BEIJING -- While China's stepped-up military posture has resulted in increasing confrontations with India, the U.S., Japan and other countries, Beijing has actually been pouring even more resources into domestic security than external security.
China's annual spending on domestic security has more than tripled since 2007, to reach 1.24 trillion yuan ($193 billion) last year, according to an analysis published on Monday by Adrian Zenz, who researches Chinese policy in Tibet and Xinjiang at the European School of Culture and Theology in Korntal, Germany. By his calculations, the total was about 19% more than both the comparable figure for the U.S. and the amount China spent on external defense.
China has pared back publication of information on security spending in recent years, amid negative attention from foreign media. The increase in security spending has been highest in areas with major populations of religious and ethnic minorities. The government of what is formally the Xinjiang Uyghur Autonomous Region said last month that its security spending alone rose 92.8% last year from 2016 to reach 57.95 billion yuan. It had spent only 5.45 billion on security in 2007.
On per capita basis, China spent 3,137 yuan on security last year in Tibet and 2,417 yuan in Xinjiang, Zenz estimated, compared with a national average of 763 yuan. Beijing has focused attention on these two areas due to social unrest. In the case of Xinjiang, the authorities have sought to stop attacks on police and security forces while in Tibetan areas, they have focused on stopping public self-immolations. This year marks the 10th anniversary of ethnic riots in Tibet that resulted in heavy casualties.
"We will continue the [initiative to] take strict preventive measures against violent and terrorist activities and see them firmly stamped out," Premier Li Keqiang told the National People's Congress on March 5. Authorities have implemented a series of counterterrorism measures, involving biometric scanning, artificial intelligence and other advanced technologies.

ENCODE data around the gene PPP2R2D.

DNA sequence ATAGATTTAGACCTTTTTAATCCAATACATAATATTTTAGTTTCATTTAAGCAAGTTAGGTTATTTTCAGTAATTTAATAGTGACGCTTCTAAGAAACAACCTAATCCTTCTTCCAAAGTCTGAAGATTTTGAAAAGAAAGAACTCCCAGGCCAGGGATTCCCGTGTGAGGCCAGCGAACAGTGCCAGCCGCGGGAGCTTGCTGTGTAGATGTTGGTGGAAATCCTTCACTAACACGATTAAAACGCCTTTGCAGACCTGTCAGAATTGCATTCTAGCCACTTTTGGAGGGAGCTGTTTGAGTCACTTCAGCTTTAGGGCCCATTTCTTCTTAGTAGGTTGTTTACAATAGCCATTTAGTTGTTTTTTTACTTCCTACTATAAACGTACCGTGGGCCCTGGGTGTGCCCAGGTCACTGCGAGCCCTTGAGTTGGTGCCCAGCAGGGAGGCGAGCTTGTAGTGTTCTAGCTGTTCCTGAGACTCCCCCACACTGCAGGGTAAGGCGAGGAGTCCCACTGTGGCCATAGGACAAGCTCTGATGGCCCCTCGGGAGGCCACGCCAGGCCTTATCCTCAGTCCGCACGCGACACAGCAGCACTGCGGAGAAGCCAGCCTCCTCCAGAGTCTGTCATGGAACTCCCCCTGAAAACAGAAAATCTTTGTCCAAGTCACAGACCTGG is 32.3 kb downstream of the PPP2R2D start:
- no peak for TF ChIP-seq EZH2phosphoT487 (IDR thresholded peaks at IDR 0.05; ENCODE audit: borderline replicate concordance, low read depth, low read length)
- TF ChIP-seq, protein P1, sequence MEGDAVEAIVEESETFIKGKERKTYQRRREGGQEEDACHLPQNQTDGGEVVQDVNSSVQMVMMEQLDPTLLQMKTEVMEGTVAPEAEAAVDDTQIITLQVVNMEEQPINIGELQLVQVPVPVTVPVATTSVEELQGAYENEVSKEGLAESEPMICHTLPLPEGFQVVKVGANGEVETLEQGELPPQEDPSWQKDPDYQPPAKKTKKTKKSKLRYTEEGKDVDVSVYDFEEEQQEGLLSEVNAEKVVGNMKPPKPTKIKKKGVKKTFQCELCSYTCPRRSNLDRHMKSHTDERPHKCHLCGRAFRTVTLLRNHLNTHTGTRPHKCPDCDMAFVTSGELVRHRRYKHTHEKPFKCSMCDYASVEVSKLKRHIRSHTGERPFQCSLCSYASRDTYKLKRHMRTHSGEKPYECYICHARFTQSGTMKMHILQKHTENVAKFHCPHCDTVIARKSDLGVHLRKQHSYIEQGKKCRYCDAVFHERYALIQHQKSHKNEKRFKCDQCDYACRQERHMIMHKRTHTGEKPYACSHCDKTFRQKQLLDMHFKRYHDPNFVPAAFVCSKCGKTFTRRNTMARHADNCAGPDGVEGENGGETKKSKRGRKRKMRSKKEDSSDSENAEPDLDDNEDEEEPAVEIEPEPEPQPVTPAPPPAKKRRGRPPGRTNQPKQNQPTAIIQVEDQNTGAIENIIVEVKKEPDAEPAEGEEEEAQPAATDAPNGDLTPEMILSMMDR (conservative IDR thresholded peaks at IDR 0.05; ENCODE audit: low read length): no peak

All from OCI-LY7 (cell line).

A lawmaker from Xinjiang told the parliament on Tuesday that the supervision carried out "online and offline, domestically and overseas, in and out Xinjiang" had helped to keep terrorism at bay last year.
An ethnic Tibetan who visited Lhasa last autumn told Nikkei that he had been forced to go through stricter security checks than members of China's majority Han ethnic group. "We cannot express ourselves as we please even among family members," he said.
In Beijing, where per person security spending of 1,651 yuan trailed only the two minority regions, police and civil volunteers now stand guard at key locations, supplementing security cameras. Journalists covering the ongoing legislative meetings have been subjected to more rigorous checks than in recent years.
According to Zenz's report, which was published by U.S. think tank Jamestown Foundation, domestic security spending has exceeded external defense spending since 2010. The gap has grown since Xi Jinping became president in 2013. Domestic security, in Zenz's figures, including spending on police, courts and prosecutors.
Nikkei staff writer Oki Nagai in Beijing contributed to this article.